By JAMES TUCKER
Starring: Maaike Neuville, Bart Hollanders, Benjamin Ramon
Directed by Lars Damoiseaux
Written by Lars Damoiseaux, Eveline Hagenbeek
Produced by 10.80 Films, A Team Productions, Everstory Productions
It’s not normally my M.O. to review new releases, but every now and then a film looks so promising that I can’t resist. YUMMY was not one of those films. To be perfectly honest, I thought I was in for a paint-by-numbers zombie apocalypse film that would check off all the required tropes and plot twists for the genre, and then leave me hungry for more. Instead, YUMMY wound up being one of the most insanely enjoyable films I’ve watched for this column, being only the second 10 out of 10 in this column’s history! Let me explain…
In YUMMY, Alison (Maaike Neuville) and Michael (Bart Hollanders) go with Alison’s mother (Annick Christiaens) to a seedy looking clinic to get plastic surgery done on the down low. Alison is tired of being objectified by every man who sees her, and she wants to get a breast reduction done; her mom disapproves, berating her amidst planning to have her own surgery done, but Michael supports her and says it doesn’t matter what she looks like. When they get there, however, and Alison is led away by doctors who don’t appear to be following EU health and safety guidelines, Michael is led through the hospital by Daniel (Benjamin Ramon), who shoots himself up with drugs and lets Michael explore on his own. When Michael stumbles across a room where a naked woman is tied down to a bed with a guard over her mouth, he accidentally sets her free. What follows is, well, exactly what you would expect. And as the film goes on… well, a whole lot more.
“YUMMY is a bit like a Chuck Palahniuk take on a Cronenberg film, an extreme, gory take on the horrors of plastic surgery.”
Let me say this about YUMMY out of the gate: you have seen this movie before, but you probably haven’t seen it executed so flawlessly or in such an over the top fashion in a long, long time. If you’ve seen Cronenberg’s Rabid (or the Soska Sisters’ remake of it), you’re already familiar with the plot of this one: a team of doctors performs ethically questionable experiments in search of the secret of eternal youth, and accidentally creates a zombie virus that breaks out and consumes everything. It takes clichés from zombie apocalypse films and body horror films (with a focus on plastic surgery) alike and morphs them into something entirely its own. The protagonist of this film, Alison, actually wants to get plastic surgery done to reduce her breast size; the film shows us that everywhere she goes she is subjected to the male gaze and harassed, and so she wants to get a reduction done to blend in, to avoid attracting attention to herself. However, YUMMY demonstrates very quickly that plastic surgery isn’t the way to avoid objectification, as the surgeons and their assistants in turn objectify and prey on the women they’re supposed to be “helping.” From the doctor who spends far too long groping Alison’s breasts and tries to convince her to make them larger to the aide who corners her and attempts to rape her in the third act, the business of plastic surgery is one depicted as monopolized by men looking out for their own desires, a tool of the patriarchy. It’s unnatural, man-made, exercising itself only to harm others and doomed to be brought down by its own devices; the device in this case being a zombie virus and weird Basket Case knockoffs.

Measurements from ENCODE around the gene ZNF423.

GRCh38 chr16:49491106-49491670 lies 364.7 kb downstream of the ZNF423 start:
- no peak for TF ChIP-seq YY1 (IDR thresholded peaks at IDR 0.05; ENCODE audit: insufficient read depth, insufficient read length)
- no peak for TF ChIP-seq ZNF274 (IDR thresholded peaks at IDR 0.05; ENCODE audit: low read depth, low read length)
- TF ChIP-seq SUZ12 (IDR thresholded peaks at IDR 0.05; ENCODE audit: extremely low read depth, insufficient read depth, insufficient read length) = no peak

But let’s set aside the messaging of this film for a moment and talk about how batshit crazy it is. This film features a scene with reverse liposuction that would make Chuck Palahniuk proud (if you know, you know), human fetus collections, Basket Case creatures that hiss and bite people, a man amputating his arm via paper shredder, cutting off fingers with a glasses lens, using intestines as a rope, an infected would-be rapist with a biting kink, and (my personal favorite) a man’s recently enlarged dong getting set on fire before being frozen via fire extinguisher, only to have the tip of it break off. And to be perfectly honest, that isn’t even all this film has to offer; there’s so many more things I could choose to put here, but I’d rather you see the film (and how insane it can get) for yourself. YUMMY was beautifully shot, with the director even getting creative by intercutting scenes with security cam footage showing things getting worse around the hospital. All of the acting was phenomenal, the character work was solid, and for the most part the film managed to avoid overdone zombie apocalypse genre clichés; there were a couple that came into play here, but not in a way I found obnoxious or overly derivative. The ending closed us out on a rather nihilistic note, bringing the high-octane third act to a heart-dropping end. But I would be lying if I said I didn’t love that too.
YUMMY is exactly the kind of film this column was meant to review. It takes an old premise and makes it feel fresh via a compelling story and characters, saturating it in gore and taking each horrifying scenario to the most extreme end possible. I’m giving YUMMY a 10 out of 10. Believe me, I didn’t expect to enjoy this film nearly as much as I did, but it’s near perfect: the batshit factor really pushed this one WAY over the top for me. I highly recommend it: unless, that is, you’re not the kind to enjoy a little splatterpunk.
Up next, we review the Etheria Film Festival showcase. It’s gonna be a big one. I hope to see you all there.